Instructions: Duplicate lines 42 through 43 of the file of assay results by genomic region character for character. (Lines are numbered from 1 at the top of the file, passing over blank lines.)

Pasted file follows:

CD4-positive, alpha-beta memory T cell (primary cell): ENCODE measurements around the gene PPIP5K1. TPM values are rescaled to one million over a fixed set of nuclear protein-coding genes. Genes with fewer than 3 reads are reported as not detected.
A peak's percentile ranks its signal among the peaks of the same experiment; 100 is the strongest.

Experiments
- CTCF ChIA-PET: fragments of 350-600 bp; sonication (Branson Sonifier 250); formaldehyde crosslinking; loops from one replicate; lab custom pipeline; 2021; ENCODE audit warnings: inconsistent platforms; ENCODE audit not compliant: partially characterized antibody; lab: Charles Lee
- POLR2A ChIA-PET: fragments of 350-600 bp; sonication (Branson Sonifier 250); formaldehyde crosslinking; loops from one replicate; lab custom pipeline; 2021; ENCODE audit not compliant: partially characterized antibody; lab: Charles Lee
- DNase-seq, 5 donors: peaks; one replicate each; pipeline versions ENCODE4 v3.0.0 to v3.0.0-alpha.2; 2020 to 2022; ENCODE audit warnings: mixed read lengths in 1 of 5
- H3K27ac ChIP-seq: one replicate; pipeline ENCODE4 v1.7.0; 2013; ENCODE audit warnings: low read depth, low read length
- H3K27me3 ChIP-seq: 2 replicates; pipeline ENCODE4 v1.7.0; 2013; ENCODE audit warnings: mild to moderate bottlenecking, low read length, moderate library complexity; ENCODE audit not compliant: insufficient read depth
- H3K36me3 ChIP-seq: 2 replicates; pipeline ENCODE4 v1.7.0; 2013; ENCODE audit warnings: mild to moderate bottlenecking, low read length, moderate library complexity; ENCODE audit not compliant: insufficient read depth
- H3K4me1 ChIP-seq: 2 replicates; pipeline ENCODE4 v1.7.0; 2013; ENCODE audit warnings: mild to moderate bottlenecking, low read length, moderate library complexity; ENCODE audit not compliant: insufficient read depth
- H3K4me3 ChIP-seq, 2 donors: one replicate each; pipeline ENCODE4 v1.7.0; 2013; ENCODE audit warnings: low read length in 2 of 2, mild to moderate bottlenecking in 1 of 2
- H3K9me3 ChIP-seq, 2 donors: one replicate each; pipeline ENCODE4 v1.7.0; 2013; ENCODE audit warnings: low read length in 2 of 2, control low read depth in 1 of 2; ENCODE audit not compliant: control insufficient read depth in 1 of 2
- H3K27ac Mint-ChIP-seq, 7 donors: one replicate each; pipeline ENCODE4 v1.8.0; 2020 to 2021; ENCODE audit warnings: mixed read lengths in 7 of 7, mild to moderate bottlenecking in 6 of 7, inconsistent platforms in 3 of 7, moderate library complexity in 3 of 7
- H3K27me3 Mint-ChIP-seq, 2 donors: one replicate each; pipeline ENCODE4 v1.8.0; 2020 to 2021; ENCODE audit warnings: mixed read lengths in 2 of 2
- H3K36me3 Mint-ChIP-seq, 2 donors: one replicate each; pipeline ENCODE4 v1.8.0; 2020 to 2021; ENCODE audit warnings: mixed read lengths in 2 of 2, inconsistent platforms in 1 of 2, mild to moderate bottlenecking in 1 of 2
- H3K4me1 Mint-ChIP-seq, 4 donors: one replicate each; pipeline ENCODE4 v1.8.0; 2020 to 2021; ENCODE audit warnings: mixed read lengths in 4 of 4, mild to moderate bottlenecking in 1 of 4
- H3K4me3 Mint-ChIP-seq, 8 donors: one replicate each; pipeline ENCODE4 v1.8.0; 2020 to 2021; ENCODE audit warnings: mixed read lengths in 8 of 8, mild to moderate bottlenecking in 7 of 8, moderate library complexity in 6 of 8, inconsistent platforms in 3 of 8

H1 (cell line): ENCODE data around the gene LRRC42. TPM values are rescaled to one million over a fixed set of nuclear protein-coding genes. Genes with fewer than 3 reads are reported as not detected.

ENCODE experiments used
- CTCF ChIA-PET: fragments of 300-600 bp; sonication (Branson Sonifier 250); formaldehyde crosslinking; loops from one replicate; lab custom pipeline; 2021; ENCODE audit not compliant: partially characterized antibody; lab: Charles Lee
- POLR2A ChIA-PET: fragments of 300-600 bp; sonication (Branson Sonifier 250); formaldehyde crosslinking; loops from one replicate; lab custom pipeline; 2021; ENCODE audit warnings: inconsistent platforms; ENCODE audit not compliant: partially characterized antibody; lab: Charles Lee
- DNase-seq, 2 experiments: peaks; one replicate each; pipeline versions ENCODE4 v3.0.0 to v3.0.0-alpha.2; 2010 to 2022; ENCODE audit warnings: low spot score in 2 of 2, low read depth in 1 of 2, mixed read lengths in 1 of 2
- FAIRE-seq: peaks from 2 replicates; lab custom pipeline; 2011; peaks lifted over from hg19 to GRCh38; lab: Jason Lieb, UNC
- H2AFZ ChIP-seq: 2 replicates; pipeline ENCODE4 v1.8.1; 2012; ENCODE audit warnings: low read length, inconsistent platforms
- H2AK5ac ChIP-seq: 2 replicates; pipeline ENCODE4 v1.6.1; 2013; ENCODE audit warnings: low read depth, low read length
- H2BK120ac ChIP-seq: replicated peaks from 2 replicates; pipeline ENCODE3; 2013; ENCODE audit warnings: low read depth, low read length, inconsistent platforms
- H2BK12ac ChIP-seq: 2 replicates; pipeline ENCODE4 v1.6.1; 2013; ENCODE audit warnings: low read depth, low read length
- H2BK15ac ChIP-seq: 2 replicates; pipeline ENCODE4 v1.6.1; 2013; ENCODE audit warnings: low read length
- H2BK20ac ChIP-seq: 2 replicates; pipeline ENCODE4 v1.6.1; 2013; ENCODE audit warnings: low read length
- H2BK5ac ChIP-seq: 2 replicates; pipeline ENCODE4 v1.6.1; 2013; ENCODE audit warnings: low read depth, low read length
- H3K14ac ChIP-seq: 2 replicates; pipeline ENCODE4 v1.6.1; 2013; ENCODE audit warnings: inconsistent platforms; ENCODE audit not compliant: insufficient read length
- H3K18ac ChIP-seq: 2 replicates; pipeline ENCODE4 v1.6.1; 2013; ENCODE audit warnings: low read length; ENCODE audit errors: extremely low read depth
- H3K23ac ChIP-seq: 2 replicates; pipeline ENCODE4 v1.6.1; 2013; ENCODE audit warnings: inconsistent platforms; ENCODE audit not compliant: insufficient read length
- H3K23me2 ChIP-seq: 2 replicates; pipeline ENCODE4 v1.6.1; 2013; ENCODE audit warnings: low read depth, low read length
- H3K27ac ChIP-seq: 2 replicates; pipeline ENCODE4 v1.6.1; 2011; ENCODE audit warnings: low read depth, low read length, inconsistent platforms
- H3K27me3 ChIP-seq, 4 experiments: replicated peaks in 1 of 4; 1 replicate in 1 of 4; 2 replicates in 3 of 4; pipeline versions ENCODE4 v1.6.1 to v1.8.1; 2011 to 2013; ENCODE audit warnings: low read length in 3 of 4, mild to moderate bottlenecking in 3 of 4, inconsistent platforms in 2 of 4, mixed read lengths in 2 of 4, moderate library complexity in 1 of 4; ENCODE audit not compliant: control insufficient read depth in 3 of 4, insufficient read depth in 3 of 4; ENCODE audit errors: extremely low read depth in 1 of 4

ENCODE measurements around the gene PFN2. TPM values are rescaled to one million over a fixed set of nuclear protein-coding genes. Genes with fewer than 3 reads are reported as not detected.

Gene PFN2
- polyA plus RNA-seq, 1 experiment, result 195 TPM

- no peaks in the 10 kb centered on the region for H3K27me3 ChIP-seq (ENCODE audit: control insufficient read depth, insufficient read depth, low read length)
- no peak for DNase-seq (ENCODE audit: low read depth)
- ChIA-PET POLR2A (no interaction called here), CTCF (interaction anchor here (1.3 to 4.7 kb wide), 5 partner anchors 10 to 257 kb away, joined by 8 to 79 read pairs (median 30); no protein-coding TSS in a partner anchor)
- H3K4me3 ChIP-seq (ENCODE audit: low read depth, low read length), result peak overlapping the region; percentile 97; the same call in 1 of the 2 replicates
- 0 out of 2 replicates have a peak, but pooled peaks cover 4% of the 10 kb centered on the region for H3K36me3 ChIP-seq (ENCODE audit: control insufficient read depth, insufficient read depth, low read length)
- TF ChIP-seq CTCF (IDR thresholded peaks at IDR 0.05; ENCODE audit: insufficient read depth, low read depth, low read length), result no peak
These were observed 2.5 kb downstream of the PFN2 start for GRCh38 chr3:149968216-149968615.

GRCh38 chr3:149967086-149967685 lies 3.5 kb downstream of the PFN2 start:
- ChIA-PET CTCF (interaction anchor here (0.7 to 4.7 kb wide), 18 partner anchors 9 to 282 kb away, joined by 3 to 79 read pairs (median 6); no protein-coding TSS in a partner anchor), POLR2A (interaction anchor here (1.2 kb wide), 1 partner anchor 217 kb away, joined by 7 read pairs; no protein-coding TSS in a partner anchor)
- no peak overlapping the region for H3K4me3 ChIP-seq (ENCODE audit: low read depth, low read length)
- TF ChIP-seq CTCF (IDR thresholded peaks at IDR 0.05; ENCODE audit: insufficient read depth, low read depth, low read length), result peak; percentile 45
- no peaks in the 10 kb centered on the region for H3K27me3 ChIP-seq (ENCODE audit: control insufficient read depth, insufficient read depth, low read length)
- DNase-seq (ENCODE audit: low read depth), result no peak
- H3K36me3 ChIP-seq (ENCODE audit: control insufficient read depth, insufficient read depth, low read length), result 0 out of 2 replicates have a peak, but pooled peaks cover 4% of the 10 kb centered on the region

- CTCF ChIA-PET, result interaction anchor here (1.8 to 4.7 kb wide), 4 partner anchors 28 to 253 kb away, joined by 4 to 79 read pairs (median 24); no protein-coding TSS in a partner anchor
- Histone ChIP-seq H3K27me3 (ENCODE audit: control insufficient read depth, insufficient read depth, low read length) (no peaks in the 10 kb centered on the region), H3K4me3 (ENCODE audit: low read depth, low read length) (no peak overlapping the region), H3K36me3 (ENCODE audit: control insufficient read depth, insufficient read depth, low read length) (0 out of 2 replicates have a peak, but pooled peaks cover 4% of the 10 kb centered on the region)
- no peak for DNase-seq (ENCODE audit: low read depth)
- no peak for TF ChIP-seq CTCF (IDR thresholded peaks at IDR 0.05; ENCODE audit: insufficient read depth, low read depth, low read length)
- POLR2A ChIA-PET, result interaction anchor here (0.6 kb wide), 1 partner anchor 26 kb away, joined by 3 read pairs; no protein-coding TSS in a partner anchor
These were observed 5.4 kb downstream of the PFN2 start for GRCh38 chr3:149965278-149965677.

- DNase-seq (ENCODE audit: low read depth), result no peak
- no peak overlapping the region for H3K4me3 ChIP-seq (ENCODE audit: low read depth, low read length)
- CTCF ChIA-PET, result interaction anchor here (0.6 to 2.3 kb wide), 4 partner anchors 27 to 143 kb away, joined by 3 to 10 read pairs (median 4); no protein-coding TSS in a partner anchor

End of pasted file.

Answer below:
- ChIA-PET POLR2A (no interaction called here), CTCF (interaction anchor here (1.3 to 4.7 kb wide), 5 partner anchors 10 to 257 kb away, joined by 8 to 79 read pairs (median 30); no protein-coding TSS in a partner anchor)
- H3K4me3 ChIP-seq (ENCODE audit: low read depth, low read length), result peak overlapping the region; percentile 97; the same call in 1 of the 2 replicates